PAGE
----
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if no one yields time, time will be charged equally to both sides.
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a senator: mr. president? the presiding officer: the senator from utah. mr. lee: mr. president, the most extraordinary feature of the bill before us today is the incongruity between the bill's title and its content. the title, "the protect women's health from corporate interference act," is clear and
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straightforward. it suggests the bill is aimed at the important and worthy goal of protecting women's health. but the text of the bill plainly demonstrates that the bill's true objective is to circumscribe america's religious freedoms, religious liberties of individual americans within the narrow confines of the democratic party's partisan agenda. and the whims of politicians and bureaucrats. while maintaining the appearance of preserving all current legal protections of religious freedom in america today, this proposal quietly adds to them a subtle yet deeply problematic and inappropriate qualification. the federal government will not prohibit the free exercise of religion until the federal government decides that it wants to do so. under this bill, your religious liberties stop at the doorstep
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of the democratic national committee. and so i rise today in opposition to this bill because it doesn't do anything to protect women's health and it does much to undermine the tenets of religious leader that have made america the most religiously defense and tolerant nation in human history. although this proposal is only the latest maneuver attempted by my democratic colleagues to assert the power to restrict religious freedom in america, it also represents the culmination, at least for now, of their opposition to 9 supreme court's recent -- to the supreme court's recent ruling in burwell v. hobby lobby. on june 30 of this year, the supreme court ruled that the federal government may not force closely held businesses to violate their sincerely held religious beliefs in order to comply with the contraceptive mandate issued by the u.s. department of health and human services under the patient
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protection and affordable care act. this decision has received a great deal of attention but it has received this attention for all the wrong reasons contrary to what many critics suggested the hobby lobby decision did not promulgate national policy nor did it render any opinion on the virtues of contraception and religious faith. no, the issue in hobby lobby involved not a dispute of competing rights, but a straightforward application of plainly written law. as the constitution states in article 3, section 2, the role of the supreme court is to adjudicate legal dis piets by hearing -- disputes by hearing cases and controversies which arise when two laws or two parties come into conflict. in hobby lobby, the two laws in dispute were the religious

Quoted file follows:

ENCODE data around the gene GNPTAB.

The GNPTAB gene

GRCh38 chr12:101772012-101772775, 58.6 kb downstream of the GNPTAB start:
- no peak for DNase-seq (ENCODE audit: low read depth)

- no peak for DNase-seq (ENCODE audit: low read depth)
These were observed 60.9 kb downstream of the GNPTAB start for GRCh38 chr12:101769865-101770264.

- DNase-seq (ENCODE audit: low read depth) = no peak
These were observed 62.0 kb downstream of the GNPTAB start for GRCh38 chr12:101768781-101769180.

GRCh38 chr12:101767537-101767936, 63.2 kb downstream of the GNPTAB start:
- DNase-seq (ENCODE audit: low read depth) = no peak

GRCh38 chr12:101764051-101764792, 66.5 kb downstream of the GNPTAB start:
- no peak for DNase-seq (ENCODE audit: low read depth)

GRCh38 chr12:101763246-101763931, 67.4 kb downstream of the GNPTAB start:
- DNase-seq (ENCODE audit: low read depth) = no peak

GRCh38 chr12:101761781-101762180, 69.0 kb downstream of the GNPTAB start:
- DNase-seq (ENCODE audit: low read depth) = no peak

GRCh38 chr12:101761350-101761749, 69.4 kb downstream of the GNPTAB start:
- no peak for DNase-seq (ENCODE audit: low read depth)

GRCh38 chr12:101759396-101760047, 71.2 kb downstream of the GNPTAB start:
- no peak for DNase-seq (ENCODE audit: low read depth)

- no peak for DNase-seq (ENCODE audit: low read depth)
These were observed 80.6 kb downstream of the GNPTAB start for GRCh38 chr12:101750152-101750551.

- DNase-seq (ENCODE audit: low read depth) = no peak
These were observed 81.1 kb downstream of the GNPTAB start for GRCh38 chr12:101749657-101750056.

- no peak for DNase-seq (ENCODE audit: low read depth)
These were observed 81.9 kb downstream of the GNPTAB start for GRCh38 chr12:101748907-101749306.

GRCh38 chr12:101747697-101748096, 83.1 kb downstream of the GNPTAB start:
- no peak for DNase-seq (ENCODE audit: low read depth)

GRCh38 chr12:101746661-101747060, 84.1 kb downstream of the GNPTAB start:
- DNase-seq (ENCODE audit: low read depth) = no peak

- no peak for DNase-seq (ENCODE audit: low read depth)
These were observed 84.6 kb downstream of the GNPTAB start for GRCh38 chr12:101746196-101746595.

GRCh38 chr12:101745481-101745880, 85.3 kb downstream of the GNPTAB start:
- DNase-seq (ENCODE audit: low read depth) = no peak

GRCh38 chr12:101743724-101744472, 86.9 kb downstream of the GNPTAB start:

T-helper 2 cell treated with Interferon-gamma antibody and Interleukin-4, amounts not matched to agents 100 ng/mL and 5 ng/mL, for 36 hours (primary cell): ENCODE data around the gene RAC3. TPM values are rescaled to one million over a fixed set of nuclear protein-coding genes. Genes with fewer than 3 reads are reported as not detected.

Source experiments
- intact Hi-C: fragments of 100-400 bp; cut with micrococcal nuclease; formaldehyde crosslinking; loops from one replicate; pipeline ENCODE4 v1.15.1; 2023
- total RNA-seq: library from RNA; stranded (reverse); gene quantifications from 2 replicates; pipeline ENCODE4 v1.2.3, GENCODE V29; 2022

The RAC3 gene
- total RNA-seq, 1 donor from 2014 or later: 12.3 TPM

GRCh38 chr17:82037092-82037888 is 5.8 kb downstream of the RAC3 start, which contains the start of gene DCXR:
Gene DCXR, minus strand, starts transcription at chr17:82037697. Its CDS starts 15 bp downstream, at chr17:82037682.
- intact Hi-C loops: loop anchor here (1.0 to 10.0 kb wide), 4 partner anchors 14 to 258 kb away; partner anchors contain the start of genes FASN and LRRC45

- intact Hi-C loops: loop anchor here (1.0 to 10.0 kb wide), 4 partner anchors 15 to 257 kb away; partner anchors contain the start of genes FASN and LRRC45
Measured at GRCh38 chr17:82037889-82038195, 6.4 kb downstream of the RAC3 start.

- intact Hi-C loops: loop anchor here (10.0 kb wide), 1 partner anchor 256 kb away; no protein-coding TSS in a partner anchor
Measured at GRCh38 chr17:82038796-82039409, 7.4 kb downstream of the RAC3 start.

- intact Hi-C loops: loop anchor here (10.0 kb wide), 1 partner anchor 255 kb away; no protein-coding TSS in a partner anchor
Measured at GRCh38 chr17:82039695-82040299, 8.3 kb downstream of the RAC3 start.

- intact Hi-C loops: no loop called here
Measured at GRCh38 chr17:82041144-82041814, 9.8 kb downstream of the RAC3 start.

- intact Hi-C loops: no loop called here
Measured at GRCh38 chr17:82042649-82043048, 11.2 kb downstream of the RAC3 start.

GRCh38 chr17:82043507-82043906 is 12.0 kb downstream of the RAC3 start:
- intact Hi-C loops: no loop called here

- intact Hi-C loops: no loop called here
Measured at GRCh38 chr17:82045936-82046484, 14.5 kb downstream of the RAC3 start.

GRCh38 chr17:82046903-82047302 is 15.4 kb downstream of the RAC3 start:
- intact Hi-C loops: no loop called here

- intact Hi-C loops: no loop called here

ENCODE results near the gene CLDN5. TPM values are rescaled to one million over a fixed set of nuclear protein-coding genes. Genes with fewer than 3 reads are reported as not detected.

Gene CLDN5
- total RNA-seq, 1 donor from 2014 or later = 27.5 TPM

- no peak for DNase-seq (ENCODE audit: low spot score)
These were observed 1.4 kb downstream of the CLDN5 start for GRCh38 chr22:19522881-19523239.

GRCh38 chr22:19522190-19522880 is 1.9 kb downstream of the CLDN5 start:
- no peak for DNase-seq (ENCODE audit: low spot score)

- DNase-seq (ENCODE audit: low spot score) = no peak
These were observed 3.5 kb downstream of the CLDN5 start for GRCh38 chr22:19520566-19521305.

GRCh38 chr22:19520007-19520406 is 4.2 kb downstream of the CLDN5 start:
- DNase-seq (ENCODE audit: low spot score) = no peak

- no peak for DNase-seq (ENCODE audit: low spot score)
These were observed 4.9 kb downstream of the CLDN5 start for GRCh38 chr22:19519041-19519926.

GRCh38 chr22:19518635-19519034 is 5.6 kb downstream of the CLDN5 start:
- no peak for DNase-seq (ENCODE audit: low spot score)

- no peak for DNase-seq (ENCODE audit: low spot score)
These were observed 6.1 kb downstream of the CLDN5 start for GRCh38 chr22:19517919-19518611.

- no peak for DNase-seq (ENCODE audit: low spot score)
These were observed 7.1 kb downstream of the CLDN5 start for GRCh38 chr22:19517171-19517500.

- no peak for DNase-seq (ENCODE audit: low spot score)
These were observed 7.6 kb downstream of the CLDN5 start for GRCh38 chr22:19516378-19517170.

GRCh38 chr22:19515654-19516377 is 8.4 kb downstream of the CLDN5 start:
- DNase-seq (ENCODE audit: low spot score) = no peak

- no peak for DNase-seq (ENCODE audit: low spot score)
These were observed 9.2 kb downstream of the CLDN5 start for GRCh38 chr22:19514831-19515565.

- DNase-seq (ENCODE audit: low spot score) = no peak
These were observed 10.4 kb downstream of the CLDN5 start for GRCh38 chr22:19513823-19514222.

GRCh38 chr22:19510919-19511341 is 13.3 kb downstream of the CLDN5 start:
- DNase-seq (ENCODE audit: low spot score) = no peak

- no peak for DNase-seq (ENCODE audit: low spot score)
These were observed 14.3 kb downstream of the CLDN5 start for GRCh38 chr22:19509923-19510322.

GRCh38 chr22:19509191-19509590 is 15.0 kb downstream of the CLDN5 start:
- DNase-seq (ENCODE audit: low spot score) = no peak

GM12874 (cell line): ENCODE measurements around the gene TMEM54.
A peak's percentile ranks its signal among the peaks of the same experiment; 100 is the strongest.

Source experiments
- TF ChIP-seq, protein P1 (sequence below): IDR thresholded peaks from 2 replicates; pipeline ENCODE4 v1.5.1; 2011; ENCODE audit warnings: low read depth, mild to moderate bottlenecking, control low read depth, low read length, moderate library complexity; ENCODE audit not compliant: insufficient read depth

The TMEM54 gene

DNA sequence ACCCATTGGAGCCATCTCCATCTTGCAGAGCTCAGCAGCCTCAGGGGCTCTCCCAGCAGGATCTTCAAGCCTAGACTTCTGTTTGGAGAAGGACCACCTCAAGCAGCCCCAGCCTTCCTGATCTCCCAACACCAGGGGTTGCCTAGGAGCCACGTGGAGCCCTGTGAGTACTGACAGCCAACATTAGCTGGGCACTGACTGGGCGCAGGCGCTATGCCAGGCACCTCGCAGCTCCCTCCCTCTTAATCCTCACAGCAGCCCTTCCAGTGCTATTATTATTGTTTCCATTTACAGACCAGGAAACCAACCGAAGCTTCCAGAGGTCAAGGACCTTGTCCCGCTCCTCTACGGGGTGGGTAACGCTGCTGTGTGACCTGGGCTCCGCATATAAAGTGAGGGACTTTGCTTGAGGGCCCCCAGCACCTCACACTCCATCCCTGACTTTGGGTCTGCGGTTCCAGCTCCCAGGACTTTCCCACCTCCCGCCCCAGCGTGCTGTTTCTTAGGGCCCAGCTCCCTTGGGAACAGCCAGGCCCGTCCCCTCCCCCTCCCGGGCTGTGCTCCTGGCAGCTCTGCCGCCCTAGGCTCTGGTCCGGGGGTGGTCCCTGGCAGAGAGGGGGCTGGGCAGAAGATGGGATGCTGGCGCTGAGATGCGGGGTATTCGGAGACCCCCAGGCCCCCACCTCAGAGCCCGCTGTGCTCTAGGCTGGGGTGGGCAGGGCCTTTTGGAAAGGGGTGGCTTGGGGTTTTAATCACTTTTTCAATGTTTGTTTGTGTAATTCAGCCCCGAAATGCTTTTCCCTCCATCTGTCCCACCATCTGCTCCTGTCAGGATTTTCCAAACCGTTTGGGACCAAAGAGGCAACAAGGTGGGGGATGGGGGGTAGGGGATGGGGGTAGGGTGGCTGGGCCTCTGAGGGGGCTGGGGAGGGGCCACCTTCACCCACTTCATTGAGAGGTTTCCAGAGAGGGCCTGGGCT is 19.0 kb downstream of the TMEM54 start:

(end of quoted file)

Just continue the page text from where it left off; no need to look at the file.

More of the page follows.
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freedom restoration act passed by an overwhelming bipartisan majority of congress and signed into law by president clinton in 1993, and a federal mandate issued by the department of health and human services acting under the powers delegated to it by the affordable care act. the religious freedom restoration act, or rfra, as it is sometimes called, reaffirmed americans' commitment to the fundamental religious liberty already protected by our constitution. with rfra, a democratic congress and a democratic president, in cooperation with republican minorities in both houses, declared that when the federal government seeks to infringe on americans' religious liberty, it must clear two thresholds. first, it must show that the law in question serves a compelling state interest. second, if it does, the law must do so by the least restrictive means possible.